David Webber


On his book The Rise of the Working-Class Shareholder: Labor’s Last Best Weapon

Cover Interview of June 03, 2018

A close-up

My book begins with a largely forgotten California strike that took place at Safeway supermarkets in 2003-04. At first glance, the basic arc of that story is a familiar confrontation between a company, Safeway, and a labor union, the United Food and Commercial Workers union (“UFCW”). Shortly after taking over as Safeway CEO, Steven Burd launched a disastrous acquisition campaign, buying up several supermarket chains. When those acquisitions turned sour and the company began bleeding cash, Burd tried to cut worker compensation to plug the gap he created. He took a hardline with workers and their lead negotiator, the UFCW’s Sean Harrigan. After a five-month strike, the company and the union reached an agreement that was highly favorable to the company. Safeway won, it seemed.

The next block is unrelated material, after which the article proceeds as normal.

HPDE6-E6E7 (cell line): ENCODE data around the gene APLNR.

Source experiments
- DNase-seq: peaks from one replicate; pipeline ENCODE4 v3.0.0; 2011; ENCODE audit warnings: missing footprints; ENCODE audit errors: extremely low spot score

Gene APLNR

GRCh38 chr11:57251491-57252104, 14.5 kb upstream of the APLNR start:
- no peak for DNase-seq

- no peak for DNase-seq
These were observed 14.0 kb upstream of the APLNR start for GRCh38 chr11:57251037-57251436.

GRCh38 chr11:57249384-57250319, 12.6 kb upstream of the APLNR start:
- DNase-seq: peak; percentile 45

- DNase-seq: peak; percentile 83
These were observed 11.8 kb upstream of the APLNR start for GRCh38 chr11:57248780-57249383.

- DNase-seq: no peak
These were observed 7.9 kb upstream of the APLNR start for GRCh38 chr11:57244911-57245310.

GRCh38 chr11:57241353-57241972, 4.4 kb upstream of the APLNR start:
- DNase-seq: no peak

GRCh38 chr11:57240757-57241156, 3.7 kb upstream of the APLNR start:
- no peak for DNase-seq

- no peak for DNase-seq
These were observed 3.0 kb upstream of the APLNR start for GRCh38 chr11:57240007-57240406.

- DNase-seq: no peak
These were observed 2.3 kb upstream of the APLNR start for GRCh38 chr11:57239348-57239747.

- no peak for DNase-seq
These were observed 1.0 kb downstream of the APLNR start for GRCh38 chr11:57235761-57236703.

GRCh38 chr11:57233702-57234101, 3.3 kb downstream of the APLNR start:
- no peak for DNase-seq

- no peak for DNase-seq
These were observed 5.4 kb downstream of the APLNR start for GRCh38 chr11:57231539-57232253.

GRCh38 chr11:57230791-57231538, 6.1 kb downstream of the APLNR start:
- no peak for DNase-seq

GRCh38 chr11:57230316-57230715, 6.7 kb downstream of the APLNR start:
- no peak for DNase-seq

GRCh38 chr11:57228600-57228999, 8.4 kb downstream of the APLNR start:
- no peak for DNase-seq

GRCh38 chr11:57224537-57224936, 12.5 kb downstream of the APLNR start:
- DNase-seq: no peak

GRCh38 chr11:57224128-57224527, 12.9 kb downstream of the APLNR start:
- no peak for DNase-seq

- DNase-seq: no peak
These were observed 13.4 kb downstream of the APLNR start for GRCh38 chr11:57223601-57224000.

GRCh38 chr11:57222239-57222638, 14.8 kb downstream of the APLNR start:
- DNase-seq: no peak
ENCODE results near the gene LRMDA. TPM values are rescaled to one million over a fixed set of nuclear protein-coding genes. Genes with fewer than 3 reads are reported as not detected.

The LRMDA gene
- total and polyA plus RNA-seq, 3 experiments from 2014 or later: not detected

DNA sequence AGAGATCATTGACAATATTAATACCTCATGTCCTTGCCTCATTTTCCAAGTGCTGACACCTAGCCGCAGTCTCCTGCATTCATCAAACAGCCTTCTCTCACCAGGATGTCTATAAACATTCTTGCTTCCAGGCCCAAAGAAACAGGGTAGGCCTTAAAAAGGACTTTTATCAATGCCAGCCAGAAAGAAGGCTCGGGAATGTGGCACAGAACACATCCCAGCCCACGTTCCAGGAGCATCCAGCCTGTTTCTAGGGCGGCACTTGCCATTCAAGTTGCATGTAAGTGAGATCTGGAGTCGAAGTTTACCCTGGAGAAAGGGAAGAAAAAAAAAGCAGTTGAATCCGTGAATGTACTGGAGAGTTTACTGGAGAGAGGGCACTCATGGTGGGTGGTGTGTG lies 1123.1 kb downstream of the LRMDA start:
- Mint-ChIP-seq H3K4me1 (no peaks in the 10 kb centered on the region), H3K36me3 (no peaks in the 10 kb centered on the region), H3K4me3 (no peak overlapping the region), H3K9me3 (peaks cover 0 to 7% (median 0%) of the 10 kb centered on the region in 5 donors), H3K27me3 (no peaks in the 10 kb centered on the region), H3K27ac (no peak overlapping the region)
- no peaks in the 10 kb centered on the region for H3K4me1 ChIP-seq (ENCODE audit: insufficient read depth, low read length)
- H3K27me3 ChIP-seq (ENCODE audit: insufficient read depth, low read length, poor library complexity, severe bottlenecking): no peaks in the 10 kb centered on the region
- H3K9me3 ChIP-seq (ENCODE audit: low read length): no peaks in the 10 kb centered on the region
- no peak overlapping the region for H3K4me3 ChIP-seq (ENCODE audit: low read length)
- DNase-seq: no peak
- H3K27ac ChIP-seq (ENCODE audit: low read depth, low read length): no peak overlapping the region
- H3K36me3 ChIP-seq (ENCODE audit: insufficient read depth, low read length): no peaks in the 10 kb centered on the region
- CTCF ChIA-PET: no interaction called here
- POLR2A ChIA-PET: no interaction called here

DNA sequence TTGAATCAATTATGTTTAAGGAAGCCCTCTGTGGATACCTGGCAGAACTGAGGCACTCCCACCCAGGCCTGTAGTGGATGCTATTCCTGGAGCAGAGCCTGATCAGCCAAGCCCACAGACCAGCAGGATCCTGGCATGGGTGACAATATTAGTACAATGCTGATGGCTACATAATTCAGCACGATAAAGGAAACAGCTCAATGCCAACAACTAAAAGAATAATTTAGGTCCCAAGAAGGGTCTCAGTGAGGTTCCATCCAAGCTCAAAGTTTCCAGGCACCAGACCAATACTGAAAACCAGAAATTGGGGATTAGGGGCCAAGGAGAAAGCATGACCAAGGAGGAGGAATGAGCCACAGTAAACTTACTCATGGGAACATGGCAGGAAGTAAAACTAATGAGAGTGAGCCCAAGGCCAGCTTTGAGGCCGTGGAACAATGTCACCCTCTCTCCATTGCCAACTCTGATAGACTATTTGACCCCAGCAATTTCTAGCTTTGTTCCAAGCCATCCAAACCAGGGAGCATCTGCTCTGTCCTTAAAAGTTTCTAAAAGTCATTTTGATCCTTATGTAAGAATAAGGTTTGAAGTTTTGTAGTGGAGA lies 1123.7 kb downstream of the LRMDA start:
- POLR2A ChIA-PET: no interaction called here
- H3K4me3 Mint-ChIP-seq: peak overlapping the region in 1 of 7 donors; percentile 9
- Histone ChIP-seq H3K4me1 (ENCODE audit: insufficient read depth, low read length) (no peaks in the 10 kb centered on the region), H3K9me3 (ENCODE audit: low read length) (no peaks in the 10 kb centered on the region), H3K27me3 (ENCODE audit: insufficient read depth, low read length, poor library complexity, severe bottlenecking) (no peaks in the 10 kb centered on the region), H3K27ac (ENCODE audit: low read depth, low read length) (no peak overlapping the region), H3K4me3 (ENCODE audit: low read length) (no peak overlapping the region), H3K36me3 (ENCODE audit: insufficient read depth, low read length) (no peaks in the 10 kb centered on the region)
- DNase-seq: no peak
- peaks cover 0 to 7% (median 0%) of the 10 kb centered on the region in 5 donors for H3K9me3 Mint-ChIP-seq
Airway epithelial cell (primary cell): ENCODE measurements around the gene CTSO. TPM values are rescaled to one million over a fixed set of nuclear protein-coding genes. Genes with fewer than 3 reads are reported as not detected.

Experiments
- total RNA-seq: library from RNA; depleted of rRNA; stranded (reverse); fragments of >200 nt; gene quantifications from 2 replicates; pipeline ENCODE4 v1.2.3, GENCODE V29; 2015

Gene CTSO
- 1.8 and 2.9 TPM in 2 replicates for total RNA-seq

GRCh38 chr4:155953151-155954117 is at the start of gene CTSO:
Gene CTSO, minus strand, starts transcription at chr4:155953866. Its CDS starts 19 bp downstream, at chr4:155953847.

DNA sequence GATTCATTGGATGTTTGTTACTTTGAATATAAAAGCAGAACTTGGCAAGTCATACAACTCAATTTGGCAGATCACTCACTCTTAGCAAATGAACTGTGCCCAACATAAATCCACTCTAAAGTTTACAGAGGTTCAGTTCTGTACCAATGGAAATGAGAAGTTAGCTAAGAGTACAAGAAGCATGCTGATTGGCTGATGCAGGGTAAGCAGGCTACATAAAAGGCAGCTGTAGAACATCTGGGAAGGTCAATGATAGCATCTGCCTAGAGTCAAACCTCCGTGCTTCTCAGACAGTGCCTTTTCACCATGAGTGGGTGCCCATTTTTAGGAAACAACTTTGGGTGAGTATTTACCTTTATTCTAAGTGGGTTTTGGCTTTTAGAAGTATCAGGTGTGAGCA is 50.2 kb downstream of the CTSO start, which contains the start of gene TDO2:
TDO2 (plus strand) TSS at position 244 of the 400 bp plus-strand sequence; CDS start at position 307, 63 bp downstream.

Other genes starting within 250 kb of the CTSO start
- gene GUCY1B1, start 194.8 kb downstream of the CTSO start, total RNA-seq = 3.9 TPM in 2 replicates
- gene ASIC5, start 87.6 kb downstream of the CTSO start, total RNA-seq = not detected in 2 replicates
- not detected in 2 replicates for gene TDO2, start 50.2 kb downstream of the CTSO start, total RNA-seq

But something surprising immediately followed the strike, a development that sits at the core of my book. Several fed-up worker pension funds, including the California Public Employees Retirement System—of which Harrigan was president—launched a shareholder campaign to unseat Burd and replace several of the board members that blindly backed his course of action. The partial success of that unusual shareholder revolt, led by worker funds, is the starting point for my book. I think it anticipates many of the developments with working-class shareholder activism in the ensuing fifteen years, up until today. It also lets a reader compare the costs and benefits of a strike with the costs and benefits of a shareholder campaign, with both having taken place in one setting, over one set of issues, albeit framed in different ways. I think someone who cares about worker issues and economic inequality but knows little about shareholder activism can see its potential in this one episode. The book then follows up the Safeway story with those of the activist generation following Harrigan, which I think refined and improved upon those tactics to further advance worker shareholder power.